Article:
In the base case, we show that $$\Phi(x)$$ is consistent by compactness: Given any finite subset $$\{\varphi_n\mid 1\leq n\leq N\}$$, we can pick any $$N+1$$ elements of $$M$$, listed in increasing order $$b_1<\dots (here we use the fact that $$M$$ is infinite). Then taking $$x = b_{N+1}$$, the elements $$b_i$$ serve as witnesses for the variables $$y_i$$ in the formulas $$\varphi_n$$ with $$n\leq N$$. Since $$\Phi(x)$$ is consistent and $$M$$ is $$\omega$$-saturated, we can find $$a_0\in M$$ realizing $$\Phi(x)$$.

Now suppose by induction that we have picked $$a_n$$ realizing $$\Phi(x)$$. We show that the partial type $$\Phi(x)\cup \{x is consistent by compactness: Given any finite subset $$\{\varphi_n\mid 1\leq n\leq N\}$$, recall that $$a_n$$ satisfies $$\varphi_{N+1}$$. So we can find $$b_1<\dots in $$M$$. Then taking $$x = b_{N+1}$$, we have $$x < a_n$$, and the elements $$b_i$$ serve as witnesses for the variables $$y_i$$ in the formulas $$\varphi_n$$ with $$n\leq N$$. Since $$\Phi(x)\cup \{x is consistent and $$M$$ is $$\omega$$-saturated, we can find $$a_{n+1}\in M$$ realizing $$\Phi(x)\cup \{x.

A useful fact is that an $$\aleph_0$$-saturated structure realizes any (partial) type in $$\omega$$-many variables with parameters from a finite set. Ie, if $$\mathfrak{M}$$ is an $$\aleph_0$$-saturated $$\mathcal{L}$$-structure, $$A\subseteq M$$ is a finite subset, and $$\Sigma(v_i)_{i\in\omega}$$ is a finitely satisfiable set of $$\mathcal{L}_A$$ formulas in $$\omega$$-many free variables, then $$\Sigma(v_i)_{i\in\omega}$$ is realized in $$\mathfrak{M}$$. See eg here for a proof. (The analogous result holds for all infinite cardinals.)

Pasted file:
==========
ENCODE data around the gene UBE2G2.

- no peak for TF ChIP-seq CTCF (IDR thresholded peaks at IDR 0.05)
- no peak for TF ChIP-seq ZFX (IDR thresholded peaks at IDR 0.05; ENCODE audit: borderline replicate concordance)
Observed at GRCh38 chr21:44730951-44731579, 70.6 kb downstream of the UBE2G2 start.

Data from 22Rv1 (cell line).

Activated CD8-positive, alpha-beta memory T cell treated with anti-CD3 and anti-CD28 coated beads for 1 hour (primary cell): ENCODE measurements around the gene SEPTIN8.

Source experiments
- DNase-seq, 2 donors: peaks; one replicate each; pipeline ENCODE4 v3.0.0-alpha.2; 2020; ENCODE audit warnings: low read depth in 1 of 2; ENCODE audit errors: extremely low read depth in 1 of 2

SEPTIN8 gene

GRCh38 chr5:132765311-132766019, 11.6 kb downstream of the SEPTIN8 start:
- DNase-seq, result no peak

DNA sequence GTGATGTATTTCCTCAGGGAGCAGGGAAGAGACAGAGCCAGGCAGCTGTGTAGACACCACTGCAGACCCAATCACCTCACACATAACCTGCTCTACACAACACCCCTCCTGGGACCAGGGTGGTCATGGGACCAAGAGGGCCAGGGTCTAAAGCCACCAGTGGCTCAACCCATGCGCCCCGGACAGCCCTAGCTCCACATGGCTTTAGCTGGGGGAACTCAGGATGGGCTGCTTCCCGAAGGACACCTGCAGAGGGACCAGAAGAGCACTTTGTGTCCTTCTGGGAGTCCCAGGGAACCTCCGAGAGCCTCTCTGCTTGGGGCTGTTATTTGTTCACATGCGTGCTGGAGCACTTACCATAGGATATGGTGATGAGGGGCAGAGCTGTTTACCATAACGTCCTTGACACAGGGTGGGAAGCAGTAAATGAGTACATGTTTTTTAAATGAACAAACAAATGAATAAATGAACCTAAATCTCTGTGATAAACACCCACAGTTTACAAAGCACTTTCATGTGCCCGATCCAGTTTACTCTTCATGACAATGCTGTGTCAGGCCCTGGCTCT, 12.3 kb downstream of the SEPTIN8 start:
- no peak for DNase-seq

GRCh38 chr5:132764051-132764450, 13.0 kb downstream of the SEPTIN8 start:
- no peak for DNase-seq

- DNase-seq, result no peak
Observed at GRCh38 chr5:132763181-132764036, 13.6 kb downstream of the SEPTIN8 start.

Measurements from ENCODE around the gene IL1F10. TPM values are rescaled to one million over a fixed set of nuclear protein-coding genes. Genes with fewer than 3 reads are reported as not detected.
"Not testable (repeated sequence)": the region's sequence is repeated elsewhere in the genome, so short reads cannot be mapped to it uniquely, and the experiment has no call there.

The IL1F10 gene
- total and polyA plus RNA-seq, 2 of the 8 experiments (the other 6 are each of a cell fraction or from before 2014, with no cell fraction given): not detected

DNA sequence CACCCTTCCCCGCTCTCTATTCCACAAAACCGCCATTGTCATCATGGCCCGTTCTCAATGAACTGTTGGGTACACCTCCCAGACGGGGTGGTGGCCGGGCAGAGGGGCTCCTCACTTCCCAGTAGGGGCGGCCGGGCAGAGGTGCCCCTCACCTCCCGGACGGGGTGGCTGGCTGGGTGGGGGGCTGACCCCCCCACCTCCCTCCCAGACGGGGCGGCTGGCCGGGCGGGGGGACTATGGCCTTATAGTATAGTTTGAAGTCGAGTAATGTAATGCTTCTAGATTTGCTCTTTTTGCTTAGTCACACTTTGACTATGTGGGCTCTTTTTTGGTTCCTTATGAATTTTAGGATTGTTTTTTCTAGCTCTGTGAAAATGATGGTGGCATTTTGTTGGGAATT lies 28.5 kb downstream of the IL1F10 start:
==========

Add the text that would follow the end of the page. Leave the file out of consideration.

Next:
This fact allows us to show your result. Let $$(M,\leqslant)$$ be an $$\aleph_0$$-saturated well-order, and consider the collection of formulas $$\Sigma(v_i)_{i\in\omega}=\{v_i>v_j\}_{i; in other words, $$\Sigma(v_i)_{i\in\omega}$$ expresses that the $$v_i$$ form a strictly descending chain. Since well orders are total orders, if $$M$$ is infinite then $$\Sigma(v_i)_{i\in\omega}$$ is finitely satisfiable, and hence by $$\aleph_0$$-saturation is satisfied by elements $$m_0>m_1>\dots$$ of $$M$$. But now the set $$\{m_i\}_{i\in\omega}$$ is a subset of $$M$$ without a least element, contradicting that $$<$$ is a well-order.

The class of well-orderings has a very nice property: it's exactly the class of structures which $$(i)$$ satisfy a particular first-order theory (the theory of linear orders) and $$(ii)$$ do not have a certain countable "bad configuration." Re: $$(ii)$$, the relevant "bad configuration" is:

An infinite descending sequence.

The "saturation slogan" is, "all possible configrations exist." Of course it's more complicated than that - how much saturation you have determines the size of the conigurations the slogan applies to - but the basic idea is sound. This suggests the following line of attack: show that in an infinite $$\omega$$-saturated linear order, the countable "bad configuration" above must occur. This will be a corollary of a more general fact:

Suppose $$\mathcal{M}$$ is $$\omega$$-saturated and $$p$$ is a finitely satisfiable $$\omega$$-type over $$\mathcal{M}$$. Then $$p$$ is realized in $$M$$.